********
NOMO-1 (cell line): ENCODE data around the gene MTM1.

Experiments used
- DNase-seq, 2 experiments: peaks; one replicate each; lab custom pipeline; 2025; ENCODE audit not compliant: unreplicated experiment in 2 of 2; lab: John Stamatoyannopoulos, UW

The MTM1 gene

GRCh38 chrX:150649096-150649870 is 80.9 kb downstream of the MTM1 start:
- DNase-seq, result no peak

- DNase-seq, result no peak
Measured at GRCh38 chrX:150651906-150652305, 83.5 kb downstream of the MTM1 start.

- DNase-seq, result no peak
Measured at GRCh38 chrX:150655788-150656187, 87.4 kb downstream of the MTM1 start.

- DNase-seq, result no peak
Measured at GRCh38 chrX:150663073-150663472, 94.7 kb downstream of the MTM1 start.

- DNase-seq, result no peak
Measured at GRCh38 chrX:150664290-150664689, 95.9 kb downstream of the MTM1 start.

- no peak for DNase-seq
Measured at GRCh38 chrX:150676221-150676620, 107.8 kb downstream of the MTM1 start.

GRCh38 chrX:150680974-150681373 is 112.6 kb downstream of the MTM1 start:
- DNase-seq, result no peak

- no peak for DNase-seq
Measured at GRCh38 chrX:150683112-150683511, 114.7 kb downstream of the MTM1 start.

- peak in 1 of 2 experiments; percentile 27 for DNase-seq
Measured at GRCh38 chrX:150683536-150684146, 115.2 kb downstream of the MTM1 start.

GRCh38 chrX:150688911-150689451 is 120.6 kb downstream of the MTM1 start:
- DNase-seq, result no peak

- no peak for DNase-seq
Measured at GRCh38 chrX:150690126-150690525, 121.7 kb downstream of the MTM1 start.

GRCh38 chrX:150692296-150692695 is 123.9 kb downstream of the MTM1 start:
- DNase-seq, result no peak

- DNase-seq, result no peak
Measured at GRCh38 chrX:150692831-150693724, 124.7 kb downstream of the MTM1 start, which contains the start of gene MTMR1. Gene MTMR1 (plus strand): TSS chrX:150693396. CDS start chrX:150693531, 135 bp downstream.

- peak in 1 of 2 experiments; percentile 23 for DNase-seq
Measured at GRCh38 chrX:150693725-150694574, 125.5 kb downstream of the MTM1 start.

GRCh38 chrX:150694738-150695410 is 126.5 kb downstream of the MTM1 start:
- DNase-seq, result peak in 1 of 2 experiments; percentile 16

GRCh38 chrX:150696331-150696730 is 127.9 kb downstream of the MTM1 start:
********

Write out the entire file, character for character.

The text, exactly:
NOMO-1 (cell line): ENCODE data around the gene MTM1.

Experiments used
- DNase-seq, 2 experiments: peaks; one replicate each; lab custom pipeline; 2025; ENCODE audit not compliant: unreplicated experiment in 2 of 2; lab: John Stamatoyannopoulos, UW

The MTM1 gene

GRCh38 chrX:150649096-150649870 is 80.9 kb downstream of the MTM1 start:
- DNase-seq, result no peak

- DNase-seq, result no peak
Measured at GRCh38 chrX:150651906-150652305, 83.5 kb downstream of the MTM1 start.

- DNase-seq, result no peak
Measured at GRCh38 chrX:150655788-150656187, 87.4 kb downstream of the MTM1 start.

- DNase-seq, result no peak
Measured at GRCh38 chrX:150663073-150663472, 94.7 kb downstream of the MTM1 start.

- DNase-seq, result no peak
Measured at GRCh38 chrX:150664290-150664689, 95.9 kb downstream of the MTM1 start.

- no peak for DNase-seq
Measured at GRCh38 chrX:150676221-150676620, 107.8 kb downstream of the MTM1 start.

GRCh38 chrX:150680974-150681373 is 112.6 kb downstream of the MTM1 start:
- DNase-seq, result no peak

- no peak for DNase-seq
Measured at GRCh38 chrX:150683112-150683511, 114.7 kb downstream of the MTM1 start.

- peak in 1 of 2 experiments; percentile 27 for DNase-seq
Measured at GRCh38 chrX:150683536-150684146, 115.2 kb downstream of the MTM1 start.

GRCh38 chrX:150688911-150689451 is 120.6 kb downstream of the MTM1 start:
- DNase-seq, result no peak

- no peak for DNase-seq
Measured at GRCh38 chrX:150690126-150690525, 121.7 kb downstream of the MTM1 start.

GRCh38 chrX:150692296-150692695 is 123.9 kb downstream of the MTM1 start:
- DNase-seq, result no peak

- DNase-seq, result no peak
Measured at GRCh38 chrX:150692831-150693724, 124.7 kb downstream of the MTM1 start, which contains the start of gene MTMR1. Gene MTMR1 (plus strand): TSS chrX:150693396. CDS start chrX:150693531, 135 bp downstream.

- peak in 1 of 2 experiments; percentile 23 for DNase-seq
Measured at GRCh38 chrX:150693725-150694574, 125.5 kb downstream of the MTM1 start.

GRCh38 chrX:150694738-150695410 is 126.5 kb downstream of the MTM1 start:
- DNase-seq, result peak in 1 of 2 experiments; percentile 16

GRCh38 chrX:150696331-150696730 is 127.9 kb downstream of the MTM1 start: